multivariable assignment

Discussion in 'Python' started by davidj411, Dec 31, 2009.

  1. davidj411

    davidj411 Guest

    I am not sure why this behavior is this way.
    at beginning of script, i want to create a bunch of empty lists and
    use each one for its own purpose.
    however, updating one list seems to update the others.
    ['1', '1', '1']
    davidj411, Dec 31, 2009
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  2. No, you're only creating one list (and giving that one list three
    names). Creating three lists would be:

    a = []
    b = []
    c = []

    or, alternatively

    a, b, c = [], [], []

    Just remember: Python "variables" are just names that point to the
    actual data. "x = y" just means "make 'x' a synonym for 'y'".

    Andreas Waldenburger, Dec 31, 2009
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  3. davidj411

    John Posner Guest

    Revising/expanding Andreas's last paragraph (trying to be correct, but not
    trying to be complete):

    Python deals with NAMEs and OBJECTs. A NAME is "bound" or "assigned" to an
    OBJECT. Each OBJECT can have any number of NAMEs. A NAME cannot be
    assigned to another NAME -- only to an OBJECT.

    Objects are created by EXPRESSIONS, such as:

    42 + 3*othernum
    "spam" + "eggs"
    empname[4:10] <-- slice of a string or other sequence
    cook("spam" + "eggs", 7) <-- calling a function
    "spam".split() <-- calling an object method
    Brunch("spam", veggie, dessert) <-- instantiating a class

    NAMEs are created by assignment statements. You can also reuse an existing
    NAME in a subsequent assignment statement.

    Some assignment statements are of the form:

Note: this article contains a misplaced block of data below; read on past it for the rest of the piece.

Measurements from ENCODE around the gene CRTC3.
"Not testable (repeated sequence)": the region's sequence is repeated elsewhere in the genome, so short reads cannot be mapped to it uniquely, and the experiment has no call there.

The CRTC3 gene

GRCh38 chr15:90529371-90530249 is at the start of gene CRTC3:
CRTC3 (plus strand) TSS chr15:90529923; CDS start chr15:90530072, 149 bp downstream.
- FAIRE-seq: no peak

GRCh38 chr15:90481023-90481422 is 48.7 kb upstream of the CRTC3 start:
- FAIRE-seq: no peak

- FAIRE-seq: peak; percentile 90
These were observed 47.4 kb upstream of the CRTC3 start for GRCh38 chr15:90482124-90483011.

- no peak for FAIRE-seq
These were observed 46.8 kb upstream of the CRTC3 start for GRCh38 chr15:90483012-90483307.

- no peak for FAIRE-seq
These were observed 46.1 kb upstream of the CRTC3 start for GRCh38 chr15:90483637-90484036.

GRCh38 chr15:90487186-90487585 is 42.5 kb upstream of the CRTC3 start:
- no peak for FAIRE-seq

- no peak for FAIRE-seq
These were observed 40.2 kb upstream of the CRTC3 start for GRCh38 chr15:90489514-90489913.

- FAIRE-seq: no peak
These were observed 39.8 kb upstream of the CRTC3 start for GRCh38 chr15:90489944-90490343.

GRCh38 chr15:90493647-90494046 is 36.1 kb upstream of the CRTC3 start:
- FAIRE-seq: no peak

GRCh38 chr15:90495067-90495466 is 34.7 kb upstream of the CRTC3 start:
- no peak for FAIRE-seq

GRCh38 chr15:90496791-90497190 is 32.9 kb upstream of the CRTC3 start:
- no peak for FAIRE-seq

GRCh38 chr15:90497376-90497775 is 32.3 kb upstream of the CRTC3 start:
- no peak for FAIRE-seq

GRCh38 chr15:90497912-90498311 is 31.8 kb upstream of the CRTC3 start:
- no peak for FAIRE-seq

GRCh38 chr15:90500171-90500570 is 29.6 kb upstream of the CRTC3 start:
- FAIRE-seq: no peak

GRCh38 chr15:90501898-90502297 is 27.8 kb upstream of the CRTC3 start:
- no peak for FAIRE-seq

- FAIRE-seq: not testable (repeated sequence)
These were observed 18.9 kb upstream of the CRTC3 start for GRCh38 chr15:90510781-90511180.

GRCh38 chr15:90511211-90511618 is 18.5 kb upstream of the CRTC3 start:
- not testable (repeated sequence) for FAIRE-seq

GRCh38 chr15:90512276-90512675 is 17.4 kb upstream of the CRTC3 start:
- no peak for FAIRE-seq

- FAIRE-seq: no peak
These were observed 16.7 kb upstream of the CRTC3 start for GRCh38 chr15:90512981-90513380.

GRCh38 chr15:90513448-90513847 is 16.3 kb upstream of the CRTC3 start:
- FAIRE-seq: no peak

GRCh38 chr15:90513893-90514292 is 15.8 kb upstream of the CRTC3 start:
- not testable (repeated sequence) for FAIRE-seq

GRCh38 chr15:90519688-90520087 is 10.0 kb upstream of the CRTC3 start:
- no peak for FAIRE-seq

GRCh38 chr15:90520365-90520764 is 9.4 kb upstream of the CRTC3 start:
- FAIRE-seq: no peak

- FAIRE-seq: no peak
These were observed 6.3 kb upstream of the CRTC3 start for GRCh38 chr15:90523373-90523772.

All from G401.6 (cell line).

grand_total = 42
    paragraph = " ".join(sentence1, sentence2)
    grand_total = 42 + 3*othernum
    sunday_brunch = Brunch(Eggs(2), "broccoli", "cookie")

    This form:

    1a. Creates a new NAME,
    1b. Removes an existing NAME from the OBJECT to which it is currently
    2. Assigns the NAME to the OBJECT created by the EXPRESSION.

    Other assignment statements are of the form:

    NAME2 = NAME1

    This form does not create a new OBJECT. Instead, it assigns NAME2 as an
    additional name for the object to which NAME1 is currently assigned. Ex:

    y = x
    tenth_item = mylist[9] <-- a list's items have auto-assigned integer
    clr = colors["sea foam"] <-- a dict has user-devised NAMEs called "keys"
    red_comp = <-- a class instance has user-devised NAMEs
    called "attributes"

    My favorite metaphor for Python's NAMEs-and-OBJECTs scheme is the
    Post-It(r). NAMEs are like Post-Its; you can stick any number of Post-Its
    to any object.

    HTH (and sorry if the above is overly pedantic),
    John Posner, Dec 31, 2009
  4. davidj411

    Lie Ryan Guest

    Every time people get confused because of how python object model works,
    I always refer them to this article:
    Lie Ryan, Jan 1, 2010
  5. davidj411

    Rainer Grimm Guest

    a, b and c are the same objects.
    You can check the object identity by

    Rainer Grimm, Jan 2, 2010
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